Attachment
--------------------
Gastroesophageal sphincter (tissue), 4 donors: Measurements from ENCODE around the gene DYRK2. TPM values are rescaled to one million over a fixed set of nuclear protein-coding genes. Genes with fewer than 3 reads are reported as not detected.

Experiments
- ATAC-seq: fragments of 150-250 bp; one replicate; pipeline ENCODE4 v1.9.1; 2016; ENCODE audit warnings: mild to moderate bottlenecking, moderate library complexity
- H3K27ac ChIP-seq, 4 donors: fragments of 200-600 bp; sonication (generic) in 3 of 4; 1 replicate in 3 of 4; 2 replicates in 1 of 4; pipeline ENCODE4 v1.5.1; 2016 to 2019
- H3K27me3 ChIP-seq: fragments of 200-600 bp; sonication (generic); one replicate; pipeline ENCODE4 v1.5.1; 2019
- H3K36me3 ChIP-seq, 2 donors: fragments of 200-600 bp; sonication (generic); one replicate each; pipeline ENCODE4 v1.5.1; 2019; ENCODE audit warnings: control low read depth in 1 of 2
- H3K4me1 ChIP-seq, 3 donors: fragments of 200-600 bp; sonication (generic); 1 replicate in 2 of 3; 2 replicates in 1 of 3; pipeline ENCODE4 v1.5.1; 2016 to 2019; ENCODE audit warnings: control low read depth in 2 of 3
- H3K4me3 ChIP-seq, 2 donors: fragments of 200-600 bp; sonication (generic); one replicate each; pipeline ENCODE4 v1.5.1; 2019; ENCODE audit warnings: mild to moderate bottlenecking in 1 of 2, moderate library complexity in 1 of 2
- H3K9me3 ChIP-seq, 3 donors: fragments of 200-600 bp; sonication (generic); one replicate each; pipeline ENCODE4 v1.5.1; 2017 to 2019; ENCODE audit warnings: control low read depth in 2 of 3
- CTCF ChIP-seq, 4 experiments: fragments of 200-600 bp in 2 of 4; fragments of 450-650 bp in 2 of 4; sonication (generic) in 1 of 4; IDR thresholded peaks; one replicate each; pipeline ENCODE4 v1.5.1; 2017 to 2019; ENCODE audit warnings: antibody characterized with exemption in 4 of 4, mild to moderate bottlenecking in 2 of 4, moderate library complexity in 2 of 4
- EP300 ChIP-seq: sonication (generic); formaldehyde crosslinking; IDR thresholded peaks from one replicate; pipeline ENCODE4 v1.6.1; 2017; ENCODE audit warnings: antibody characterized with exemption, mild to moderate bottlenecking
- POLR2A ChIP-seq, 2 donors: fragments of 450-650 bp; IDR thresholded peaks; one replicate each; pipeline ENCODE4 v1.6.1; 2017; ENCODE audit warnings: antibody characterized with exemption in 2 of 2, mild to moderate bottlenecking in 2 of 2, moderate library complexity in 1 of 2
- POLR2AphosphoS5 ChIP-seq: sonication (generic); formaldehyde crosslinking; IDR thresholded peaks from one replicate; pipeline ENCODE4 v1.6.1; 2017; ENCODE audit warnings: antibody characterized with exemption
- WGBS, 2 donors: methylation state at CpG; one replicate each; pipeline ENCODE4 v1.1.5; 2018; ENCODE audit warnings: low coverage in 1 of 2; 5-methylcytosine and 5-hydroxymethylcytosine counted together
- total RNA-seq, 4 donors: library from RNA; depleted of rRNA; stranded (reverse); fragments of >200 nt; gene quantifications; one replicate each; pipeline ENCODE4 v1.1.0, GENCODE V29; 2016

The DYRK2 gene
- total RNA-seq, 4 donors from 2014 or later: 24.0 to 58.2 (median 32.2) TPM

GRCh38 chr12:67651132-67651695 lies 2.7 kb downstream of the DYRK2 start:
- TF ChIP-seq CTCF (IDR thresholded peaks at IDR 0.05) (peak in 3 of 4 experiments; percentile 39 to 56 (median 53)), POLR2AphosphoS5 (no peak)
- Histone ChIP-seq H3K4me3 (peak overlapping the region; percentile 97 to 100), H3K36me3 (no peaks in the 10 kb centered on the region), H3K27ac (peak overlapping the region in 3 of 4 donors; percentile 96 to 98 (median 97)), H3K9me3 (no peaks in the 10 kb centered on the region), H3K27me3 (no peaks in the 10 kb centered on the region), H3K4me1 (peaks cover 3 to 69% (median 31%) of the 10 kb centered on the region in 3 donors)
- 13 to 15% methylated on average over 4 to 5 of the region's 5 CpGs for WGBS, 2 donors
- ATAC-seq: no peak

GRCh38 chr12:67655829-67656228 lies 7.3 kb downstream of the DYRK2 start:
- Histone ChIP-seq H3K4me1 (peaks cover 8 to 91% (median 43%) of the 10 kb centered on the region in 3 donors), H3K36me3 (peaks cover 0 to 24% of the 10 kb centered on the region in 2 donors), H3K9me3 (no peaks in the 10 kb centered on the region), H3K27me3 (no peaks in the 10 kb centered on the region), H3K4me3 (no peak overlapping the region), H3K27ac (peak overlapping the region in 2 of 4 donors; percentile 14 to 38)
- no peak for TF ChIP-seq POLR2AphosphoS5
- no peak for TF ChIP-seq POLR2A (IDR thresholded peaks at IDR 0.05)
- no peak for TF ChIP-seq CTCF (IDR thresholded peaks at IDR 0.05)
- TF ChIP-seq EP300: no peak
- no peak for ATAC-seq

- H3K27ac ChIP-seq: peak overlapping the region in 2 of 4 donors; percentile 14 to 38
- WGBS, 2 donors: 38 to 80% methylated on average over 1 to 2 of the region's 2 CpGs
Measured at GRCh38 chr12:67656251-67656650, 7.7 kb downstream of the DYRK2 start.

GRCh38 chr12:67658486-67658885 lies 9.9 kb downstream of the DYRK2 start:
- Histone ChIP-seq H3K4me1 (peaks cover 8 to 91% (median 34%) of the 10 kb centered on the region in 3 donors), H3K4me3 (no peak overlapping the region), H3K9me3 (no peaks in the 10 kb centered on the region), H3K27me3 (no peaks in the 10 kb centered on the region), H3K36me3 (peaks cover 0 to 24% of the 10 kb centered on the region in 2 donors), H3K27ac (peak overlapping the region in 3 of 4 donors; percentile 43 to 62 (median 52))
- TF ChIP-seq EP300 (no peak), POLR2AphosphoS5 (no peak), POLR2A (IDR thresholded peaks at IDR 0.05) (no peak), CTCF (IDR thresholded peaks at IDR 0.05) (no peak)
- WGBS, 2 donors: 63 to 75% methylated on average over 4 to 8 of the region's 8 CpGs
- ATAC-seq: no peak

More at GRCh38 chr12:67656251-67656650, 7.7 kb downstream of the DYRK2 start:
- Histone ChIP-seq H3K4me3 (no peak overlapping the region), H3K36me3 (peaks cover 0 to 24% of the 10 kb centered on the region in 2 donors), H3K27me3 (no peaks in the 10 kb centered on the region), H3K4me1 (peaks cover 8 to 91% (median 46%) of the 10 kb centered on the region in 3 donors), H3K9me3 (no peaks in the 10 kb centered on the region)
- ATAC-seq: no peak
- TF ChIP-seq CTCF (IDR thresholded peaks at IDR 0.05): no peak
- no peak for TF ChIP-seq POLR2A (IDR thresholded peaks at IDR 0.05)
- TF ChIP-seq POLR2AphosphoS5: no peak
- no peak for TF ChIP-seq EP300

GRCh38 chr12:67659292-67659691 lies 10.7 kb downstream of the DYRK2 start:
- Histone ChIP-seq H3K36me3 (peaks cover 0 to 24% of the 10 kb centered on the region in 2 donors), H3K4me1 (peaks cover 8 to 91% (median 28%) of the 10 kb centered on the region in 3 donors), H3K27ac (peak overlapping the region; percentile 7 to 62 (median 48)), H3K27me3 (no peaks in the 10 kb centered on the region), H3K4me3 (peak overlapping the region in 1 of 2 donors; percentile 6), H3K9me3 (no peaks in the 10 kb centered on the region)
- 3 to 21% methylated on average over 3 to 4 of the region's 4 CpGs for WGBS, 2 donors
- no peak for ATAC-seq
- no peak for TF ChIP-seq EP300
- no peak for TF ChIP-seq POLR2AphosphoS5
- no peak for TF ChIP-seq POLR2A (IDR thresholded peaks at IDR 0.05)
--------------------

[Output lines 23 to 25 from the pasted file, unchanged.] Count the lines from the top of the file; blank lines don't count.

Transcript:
GRCh38 chr12:67655829-67656228 lies 7.3 kb downstream of the DYRK2 start:
- Histone ChIP-seq H3K4me1 (peaks cover 8 to 91% (median 43%) of the 10 kb centered on the region in 3 donors), H3K36me3 (peaks cover 0 to 24% of the 10 kb centered on the region in 2 donors), H3K9me3 (no peaks in the 10 kb centered on the region), H3K27me3 (no peaks in the 10 kb centered on the region), H3K4me3 (no peak overlapping the region), H3K27ac (peak overlapping the region in 2 of 4 donors; percentile 14 to 38)
- no peak for TF ChIP-seq POLR2AphosphoS5